“Such reforms, especially the vague tax reform, baffle both people (in Lithuania) and foreign investors,” Grybauskaitė told reporters after a meeting with the board of the Seimas.
“My position is clear: there is no need to spoil what is working and to create expectations that cannot be realized,” she said.
The president added that the same held true for the planned pension system overhaul.
Grybauskaitė also noted that Lithuania had become “a laggard” in the absorption of EU funds, using a mere 19 percent of EU money in 2017, and called on the Seimas to ensure that the process remains smooth during a change of government.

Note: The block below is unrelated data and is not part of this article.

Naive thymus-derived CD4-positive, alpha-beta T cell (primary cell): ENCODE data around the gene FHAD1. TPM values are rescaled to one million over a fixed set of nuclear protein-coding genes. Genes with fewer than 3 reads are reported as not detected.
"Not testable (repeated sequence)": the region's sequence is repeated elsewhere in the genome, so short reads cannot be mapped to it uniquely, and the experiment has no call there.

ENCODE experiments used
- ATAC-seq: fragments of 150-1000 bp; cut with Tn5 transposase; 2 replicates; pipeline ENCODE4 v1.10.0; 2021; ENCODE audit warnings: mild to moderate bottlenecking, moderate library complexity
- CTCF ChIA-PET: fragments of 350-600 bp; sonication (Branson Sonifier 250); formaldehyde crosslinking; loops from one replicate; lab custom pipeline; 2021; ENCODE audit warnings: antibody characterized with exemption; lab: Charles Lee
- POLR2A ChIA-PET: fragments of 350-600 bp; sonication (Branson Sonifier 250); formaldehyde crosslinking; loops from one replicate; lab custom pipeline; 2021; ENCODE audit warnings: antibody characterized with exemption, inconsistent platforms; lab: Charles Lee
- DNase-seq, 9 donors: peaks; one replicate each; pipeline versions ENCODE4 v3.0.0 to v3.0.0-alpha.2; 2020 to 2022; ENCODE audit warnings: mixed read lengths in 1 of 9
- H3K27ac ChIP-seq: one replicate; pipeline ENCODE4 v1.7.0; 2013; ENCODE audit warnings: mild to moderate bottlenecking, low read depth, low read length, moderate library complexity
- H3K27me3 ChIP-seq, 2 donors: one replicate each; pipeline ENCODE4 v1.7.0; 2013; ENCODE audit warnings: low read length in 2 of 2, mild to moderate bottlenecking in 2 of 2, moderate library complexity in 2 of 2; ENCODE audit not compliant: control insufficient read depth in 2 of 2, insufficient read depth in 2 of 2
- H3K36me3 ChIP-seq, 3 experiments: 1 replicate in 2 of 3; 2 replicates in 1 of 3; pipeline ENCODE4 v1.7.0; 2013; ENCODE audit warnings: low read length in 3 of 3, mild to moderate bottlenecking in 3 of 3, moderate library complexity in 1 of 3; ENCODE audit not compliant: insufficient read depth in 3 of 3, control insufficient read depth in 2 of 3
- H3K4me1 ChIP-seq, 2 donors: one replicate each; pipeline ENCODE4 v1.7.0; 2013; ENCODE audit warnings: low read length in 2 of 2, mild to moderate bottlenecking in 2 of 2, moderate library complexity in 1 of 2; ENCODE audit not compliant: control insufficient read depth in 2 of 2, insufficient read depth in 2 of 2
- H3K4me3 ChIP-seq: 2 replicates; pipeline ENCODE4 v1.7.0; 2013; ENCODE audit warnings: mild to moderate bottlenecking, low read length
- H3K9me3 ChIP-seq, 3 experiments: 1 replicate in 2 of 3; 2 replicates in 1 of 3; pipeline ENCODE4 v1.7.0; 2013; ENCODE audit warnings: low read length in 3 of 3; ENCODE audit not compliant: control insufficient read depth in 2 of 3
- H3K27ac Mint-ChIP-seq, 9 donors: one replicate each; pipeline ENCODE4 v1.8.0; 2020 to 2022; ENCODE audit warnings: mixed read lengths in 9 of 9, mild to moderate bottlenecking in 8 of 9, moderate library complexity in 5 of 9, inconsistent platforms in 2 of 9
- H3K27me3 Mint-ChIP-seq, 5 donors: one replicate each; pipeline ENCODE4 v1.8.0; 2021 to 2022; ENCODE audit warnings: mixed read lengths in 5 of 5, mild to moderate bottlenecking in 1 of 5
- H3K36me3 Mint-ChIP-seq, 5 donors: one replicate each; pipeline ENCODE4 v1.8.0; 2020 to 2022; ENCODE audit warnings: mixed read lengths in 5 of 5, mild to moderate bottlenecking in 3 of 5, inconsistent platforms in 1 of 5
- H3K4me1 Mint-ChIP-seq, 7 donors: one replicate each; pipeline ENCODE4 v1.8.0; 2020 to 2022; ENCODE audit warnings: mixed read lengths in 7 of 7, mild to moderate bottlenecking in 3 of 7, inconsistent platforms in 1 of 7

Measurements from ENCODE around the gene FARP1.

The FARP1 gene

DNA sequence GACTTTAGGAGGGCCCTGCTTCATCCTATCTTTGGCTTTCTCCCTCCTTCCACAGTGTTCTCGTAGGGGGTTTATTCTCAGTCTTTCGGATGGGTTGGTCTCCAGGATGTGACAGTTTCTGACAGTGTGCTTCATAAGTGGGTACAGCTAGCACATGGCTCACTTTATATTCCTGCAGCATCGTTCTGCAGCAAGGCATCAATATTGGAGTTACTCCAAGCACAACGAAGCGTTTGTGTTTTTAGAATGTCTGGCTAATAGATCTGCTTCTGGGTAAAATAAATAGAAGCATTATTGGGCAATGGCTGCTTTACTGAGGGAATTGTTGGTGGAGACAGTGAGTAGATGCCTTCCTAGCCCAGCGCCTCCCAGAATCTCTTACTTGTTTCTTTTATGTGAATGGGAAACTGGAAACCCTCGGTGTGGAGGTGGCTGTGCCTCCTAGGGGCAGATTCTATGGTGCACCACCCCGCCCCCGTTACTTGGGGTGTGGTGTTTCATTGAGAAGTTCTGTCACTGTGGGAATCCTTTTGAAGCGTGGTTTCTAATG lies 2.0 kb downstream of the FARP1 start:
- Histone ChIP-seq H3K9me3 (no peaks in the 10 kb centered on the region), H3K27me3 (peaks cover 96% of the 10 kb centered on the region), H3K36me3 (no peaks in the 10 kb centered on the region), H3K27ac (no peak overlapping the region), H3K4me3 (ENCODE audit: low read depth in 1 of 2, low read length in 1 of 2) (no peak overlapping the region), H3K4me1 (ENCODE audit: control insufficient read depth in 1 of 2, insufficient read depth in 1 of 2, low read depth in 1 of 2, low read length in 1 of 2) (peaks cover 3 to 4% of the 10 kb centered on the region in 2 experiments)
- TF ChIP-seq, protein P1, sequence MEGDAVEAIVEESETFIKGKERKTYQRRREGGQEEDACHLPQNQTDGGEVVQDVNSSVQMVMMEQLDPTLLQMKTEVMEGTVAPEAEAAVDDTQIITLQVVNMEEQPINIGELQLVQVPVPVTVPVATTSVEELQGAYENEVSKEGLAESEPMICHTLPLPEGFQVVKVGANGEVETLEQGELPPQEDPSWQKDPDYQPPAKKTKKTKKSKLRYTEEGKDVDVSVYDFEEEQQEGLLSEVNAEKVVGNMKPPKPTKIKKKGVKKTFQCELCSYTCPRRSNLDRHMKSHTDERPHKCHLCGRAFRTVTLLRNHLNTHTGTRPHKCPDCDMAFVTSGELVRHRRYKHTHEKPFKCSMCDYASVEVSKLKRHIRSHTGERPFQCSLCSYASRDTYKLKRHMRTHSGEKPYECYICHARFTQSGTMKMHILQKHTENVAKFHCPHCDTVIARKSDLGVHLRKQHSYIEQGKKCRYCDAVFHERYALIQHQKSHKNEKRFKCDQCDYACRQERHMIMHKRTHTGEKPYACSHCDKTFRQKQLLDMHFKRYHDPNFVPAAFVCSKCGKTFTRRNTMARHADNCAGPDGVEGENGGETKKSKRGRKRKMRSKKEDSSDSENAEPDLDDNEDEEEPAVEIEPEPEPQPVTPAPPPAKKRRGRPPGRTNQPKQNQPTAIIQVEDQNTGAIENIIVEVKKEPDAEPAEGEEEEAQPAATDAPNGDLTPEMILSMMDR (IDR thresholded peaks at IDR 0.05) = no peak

Prime Minister Saulius Skvernelis said in mid-February that he expected laws on the tax reform to be passed by the parliament by July and to take effect in early 2019.
Skvernelis said that the reform would include an overhaul of the second-pillar pension system and amendments aimed at reducing the tax burden, including that on labor.
He said that the government would not table any proposals regarding tax increases.